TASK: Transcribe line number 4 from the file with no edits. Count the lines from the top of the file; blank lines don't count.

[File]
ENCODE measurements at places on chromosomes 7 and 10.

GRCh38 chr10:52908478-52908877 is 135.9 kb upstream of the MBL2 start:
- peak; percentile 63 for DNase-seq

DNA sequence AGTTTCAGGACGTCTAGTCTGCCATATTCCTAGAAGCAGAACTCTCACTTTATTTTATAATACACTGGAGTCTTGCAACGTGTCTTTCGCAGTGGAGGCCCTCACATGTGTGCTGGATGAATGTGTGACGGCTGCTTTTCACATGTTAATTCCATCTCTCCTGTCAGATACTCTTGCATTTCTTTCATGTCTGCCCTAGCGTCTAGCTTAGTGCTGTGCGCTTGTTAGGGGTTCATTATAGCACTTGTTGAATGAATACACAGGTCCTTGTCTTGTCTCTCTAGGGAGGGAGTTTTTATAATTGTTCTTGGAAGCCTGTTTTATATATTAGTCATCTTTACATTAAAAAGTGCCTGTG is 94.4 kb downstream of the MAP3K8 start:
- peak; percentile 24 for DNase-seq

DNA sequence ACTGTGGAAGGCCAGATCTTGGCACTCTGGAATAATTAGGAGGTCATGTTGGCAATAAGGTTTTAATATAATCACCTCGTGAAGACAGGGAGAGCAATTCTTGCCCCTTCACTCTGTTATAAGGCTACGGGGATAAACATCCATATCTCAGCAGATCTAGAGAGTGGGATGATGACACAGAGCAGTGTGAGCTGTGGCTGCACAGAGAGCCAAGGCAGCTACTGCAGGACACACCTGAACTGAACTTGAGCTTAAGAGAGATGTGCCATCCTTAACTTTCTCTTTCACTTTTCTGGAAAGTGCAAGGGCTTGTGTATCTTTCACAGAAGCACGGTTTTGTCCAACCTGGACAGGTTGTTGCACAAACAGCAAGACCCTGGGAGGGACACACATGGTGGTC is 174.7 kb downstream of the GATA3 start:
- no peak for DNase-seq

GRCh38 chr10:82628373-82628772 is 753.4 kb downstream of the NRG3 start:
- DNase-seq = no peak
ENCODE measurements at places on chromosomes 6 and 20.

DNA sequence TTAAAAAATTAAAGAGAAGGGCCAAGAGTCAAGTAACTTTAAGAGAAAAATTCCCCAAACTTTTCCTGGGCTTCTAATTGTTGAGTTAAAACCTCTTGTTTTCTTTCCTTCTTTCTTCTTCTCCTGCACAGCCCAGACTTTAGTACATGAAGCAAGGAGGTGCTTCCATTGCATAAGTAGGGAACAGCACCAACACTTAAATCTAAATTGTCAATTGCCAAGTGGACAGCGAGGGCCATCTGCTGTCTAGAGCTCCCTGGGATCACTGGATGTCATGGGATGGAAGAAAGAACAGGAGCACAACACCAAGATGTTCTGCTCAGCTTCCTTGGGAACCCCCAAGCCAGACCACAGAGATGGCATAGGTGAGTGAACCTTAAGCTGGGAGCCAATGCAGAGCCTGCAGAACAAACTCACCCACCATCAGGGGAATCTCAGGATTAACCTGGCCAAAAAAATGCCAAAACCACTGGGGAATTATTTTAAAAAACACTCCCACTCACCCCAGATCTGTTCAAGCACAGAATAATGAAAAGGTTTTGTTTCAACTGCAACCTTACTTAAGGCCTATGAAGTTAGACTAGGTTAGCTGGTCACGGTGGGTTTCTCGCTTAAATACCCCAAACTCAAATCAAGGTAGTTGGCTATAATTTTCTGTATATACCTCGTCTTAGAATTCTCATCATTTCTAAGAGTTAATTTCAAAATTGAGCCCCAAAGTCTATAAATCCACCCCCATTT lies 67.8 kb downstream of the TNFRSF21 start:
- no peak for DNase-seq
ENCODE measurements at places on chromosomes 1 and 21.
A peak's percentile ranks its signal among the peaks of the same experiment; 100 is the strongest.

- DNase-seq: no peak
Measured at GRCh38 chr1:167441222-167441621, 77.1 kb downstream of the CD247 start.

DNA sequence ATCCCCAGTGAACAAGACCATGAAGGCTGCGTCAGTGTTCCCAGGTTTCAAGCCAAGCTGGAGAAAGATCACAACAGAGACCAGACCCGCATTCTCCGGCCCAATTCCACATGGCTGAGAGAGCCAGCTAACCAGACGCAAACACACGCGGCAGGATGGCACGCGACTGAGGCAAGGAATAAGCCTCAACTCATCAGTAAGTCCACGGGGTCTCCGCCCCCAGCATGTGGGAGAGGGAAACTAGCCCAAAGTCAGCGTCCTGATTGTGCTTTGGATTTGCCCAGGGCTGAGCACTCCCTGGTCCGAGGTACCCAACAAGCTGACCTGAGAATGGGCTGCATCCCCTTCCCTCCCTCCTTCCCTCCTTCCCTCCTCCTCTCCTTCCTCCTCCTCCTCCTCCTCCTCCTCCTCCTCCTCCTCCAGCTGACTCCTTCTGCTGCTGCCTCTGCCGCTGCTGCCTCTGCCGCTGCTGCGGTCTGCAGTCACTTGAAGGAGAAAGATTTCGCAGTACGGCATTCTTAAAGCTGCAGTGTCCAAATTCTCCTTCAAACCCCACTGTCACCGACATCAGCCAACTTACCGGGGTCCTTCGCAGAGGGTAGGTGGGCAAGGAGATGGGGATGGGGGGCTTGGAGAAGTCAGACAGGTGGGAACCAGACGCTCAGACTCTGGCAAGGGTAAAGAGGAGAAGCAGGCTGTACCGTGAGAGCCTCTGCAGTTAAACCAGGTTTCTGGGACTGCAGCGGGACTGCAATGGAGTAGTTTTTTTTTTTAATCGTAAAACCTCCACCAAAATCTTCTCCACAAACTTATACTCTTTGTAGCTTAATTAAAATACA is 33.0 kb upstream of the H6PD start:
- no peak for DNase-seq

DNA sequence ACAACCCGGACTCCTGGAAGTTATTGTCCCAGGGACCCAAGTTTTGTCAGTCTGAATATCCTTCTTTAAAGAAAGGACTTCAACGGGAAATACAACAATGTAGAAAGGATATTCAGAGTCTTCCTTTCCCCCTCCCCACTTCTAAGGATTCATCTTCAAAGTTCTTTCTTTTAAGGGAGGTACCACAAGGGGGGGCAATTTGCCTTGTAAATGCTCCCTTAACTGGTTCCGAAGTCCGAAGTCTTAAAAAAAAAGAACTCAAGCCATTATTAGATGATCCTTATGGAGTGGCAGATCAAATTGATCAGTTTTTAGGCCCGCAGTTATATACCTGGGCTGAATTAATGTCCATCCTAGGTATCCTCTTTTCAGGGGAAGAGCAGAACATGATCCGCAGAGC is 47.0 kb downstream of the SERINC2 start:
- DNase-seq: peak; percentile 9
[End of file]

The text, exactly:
DNA sequence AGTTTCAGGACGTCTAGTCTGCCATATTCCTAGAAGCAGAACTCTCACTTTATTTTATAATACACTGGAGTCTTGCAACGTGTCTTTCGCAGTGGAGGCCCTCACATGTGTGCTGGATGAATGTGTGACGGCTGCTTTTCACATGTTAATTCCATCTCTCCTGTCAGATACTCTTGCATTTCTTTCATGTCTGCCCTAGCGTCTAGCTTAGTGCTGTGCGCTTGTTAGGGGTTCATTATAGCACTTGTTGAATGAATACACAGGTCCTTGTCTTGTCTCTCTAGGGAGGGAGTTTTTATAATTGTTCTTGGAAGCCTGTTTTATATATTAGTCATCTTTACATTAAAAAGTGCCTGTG is 94.4 kb downstream of the MAP3K8 start: